“Cases like this one help other government agencies see the benefit of working with non-profit to make a difference for the big picture,” says Shelly Kotter, Best Friends’ feral cat program manager. “This is big for the TNR movement.”
Gregory Castle, a Best Friends co-founder who was in contact with county officials as the measure’s language was being drawn up, agreed.
“It feels great that this ordinance passed,” he says. “It is certainly good to see municipalities acknowledging the viability of TNR as a way of controlling their community cat colonies.”
Moreover, Castle says, the ordinance carves out a way for community cat caregivers to register colonies while at the same time working hand-in-hand with animal control agencies to save the cats.
In other words, he says, it’s a win-win situation for all – especially the cats.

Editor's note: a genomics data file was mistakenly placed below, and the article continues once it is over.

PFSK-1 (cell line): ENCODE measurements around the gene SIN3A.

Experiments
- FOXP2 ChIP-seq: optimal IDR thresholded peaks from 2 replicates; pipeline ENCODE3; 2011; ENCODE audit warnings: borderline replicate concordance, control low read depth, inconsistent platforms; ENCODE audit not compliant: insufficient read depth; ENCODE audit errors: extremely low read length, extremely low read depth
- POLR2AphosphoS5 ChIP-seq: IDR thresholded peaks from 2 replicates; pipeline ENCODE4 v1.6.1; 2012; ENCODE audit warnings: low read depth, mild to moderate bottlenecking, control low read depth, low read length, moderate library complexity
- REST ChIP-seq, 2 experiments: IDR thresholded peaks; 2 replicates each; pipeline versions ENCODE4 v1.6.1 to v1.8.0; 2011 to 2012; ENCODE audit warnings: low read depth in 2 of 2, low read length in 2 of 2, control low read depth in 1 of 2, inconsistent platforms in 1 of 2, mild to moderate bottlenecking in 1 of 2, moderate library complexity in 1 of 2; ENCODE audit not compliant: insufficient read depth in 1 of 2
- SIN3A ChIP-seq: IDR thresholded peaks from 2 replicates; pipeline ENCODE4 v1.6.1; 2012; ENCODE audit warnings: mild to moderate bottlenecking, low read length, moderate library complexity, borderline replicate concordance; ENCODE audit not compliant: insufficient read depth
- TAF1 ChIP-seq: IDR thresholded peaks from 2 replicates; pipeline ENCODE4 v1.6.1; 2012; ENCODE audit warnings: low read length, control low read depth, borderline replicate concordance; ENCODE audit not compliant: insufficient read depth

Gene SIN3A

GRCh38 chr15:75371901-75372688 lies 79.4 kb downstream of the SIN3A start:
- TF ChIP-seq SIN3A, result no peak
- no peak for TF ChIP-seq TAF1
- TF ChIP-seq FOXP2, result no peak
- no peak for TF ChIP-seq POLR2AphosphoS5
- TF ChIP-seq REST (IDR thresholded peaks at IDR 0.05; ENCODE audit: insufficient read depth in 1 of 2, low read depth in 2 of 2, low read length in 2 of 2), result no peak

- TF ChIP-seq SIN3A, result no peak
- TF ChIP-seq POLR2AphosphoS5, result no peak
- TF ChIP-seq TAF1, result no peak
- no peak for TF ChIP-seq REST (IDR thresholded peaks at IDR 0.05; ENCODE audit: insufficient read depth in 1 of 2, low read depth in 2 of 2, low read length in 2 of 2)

► To register your colony online, go to the Clark County Feral Cats website. Any questions, e-mail email@example.com or call 702-400-6390
► Join the Feral Cat Campaign on the Best Friends Network for more about how you can help in your own community.
Posted by Jennifer Hayes, Best Friends staff Photo credit: taken by Clay Myers, Best Friends photographer
Ivy is sitting right in front of the space heater and not budging. The wind is howling, blowing leaves by the windows. The cats are fiesty and running around fussing with each other. At least we didn't get any snow, just a few flurries.
He was Joey and Minnie's litter mate. He developed cancer while still living outdoors so I brought him inside and cared for him until he passed away in 2006. He loved all the attention he got. He was a very shy boy but handsome.